The Constellation Andromeda

by Dominic Ford
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Andromeda

Andromeda is a large northern constellation, visible in the months around September.

It is home to one of the best-known of all deep-sky objects, the Andromeda Galaxy, M31, which is the nearest comparably-sized galaxy to our own Milky Way. Around M31 can be seen a number of smaller companion galaxies, including M32 and M110.

Lying not far from the plane of the northern Milky Way, Andromeda is also home to numerous open clusters.

Andromeda's brightest star, Alpheratz forms one corner of the Square of Pegasus, and was once shared between the two constellations with the designations α–And and δ–Peg. Today it is assigned exclusively to Andromeda, and the designation δ–Peg is defunct.

In Greek mythology, Andromeda was the daughter of King Cepheus and Queen Cassiopeia. She was chained to a rock as a sacrifice, after the god Poseidon had sent a sea monster – sometimes associated with the constellation Cetus – in retribution for Cassiopeia's boastfulness.

She was rescued by Perseus, whom she married.

Date First Appeared
Ancient
Sky Area
1.8% of the sky
722.3 square degrees
Messier Objects
Andromeda contains the following Messier objects: M31, M32, M110.
Caldwell Objects
Andromeda contains the following Caldwell objects: C22, C23, C28.
Neighbors
The following constellations neighbor Andromeda: Cassiopeia, Lacerta, Pegasus, Perseus, Pisces, Triangulum.
Andromeda Andromeda
The constellation Andromeda as it appears to the unaided eye. Roll mouse over to see labels.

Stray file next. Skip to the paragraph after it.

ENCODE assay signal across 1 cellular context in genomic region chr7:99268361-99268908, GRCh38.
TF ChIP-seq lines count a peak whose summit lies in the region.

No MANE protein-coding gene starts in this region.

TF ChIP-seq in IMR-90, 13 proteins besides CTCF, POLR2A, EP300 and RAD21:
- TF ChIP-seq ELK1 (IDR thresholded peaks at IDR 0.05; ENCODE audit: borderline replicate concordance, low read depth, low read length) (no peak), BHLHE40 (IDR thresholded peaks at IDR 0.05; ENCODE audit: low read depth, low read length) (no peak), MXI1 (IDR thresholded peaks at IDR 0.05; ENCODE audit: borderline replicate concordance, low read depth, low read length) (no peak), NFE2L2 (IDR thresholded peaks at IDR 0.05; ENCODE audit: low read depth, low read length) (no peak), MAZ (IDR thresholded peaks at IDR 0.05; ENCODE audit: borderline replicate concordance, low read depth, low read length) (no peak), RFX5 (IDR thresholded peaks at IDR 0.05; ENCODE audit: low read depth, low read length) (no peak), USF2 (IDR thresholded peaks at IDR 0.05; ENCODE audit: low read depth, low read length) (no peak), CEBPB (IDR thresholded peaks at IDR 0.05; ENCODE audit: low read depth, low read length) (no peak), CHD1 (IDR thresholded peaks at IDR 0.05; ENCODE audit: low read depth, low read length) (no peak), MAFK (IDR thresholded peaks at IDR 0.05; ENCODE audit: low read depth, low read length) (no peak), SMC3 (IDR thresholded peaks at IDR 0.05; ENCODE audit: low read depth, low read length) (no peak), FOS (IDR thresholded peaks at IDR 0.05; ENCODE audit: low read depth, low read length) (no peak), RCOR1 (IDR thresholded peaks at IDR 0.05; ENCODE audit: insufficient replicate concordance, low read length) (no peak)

Source: Stellarium.

Cambridge

Latitude:
Longitude:
Timezone:

42.38°N
71.11°W
EDT

Color scheme


Brightest Objects in Andromeda

Hover the pointer over the name of an object to highlight its position on the starchart to the right, or click to see more information.

Stars Open Clusters Globular Clusters Galaxies
Alpheratz (mag 2.1) NGC 7686 (mag 5.6) Messier 31 (mag 3.4)
Mirach (mag 2.1) NGC 752 (mag 5.7) Messier 110 (mag 8.1)
Almach (mag 2.2) NGC 956 (mag 8.9) Messier 32 (mag 9.0)
δ-And (mag 3.3) NGC 272 NGC 891 (mag 9.9)
51-And (mag 3.6) NGC 7640 (mag 10.9)
O-And (mag 3.6) IC 239 (mag 11.2)
λ-And (mag 3.9) NGC 404 (mag 11.7)
μ-And (mag 3.9) NGC 80 (mag 12.1)
ζ-And (mag 4.1) NGC 214 (mag 12.2)
Titawin (mag 4.1) NGC 160 (mag 12.4)
κ-And (mag 4.1) NGC 679 (mag 12.4)
ι-And (mag 4.3) NGC 753 (mag 12.4)
φ-And (mag 4.3) NGC 252 (mag 12.5)
π-And (mag 4.3) NGC 83 (mag 12.6)
ε-And (mag 4.4) NGC 304 (mag 12.7)
η-And (mag 4.4) NGC 818 (mag 12.7)
σ-And (mag 4.5) NGC 812 (mag 12.8)
ν-And (mag 4.5) NGC 841 (mag 12.8)
7-And (mag 4.5) NGC 906 (mag 12.9)
θ-And (mag 4.6) NGC 68 (mag 13.0)
3-And (mag 4.6) NGC 71 (mag 13.0)
65-And (mag 4.7) NGC 828 (mag 13.0)
58-And (mag 4.8) NGC 529 (mag 13.1)
ω-And (mag 4.8) NGC 536 (mag 13.2)
8-And (mag 4.8) NGC 834 (mag 13.2)
γ²-And (mag 4.8) NGC 846 (mag 13.2)
b-And (mag 4.8) NGC 982 (mag 13.2)
Adhil (mag 4.9) NGC 797 (mag 13.2)
τ-And (mag 5.0) NGC 708 (mag 13.3)
HIP 7918 (mag 5.0) NGC 108 (mag 13.3)
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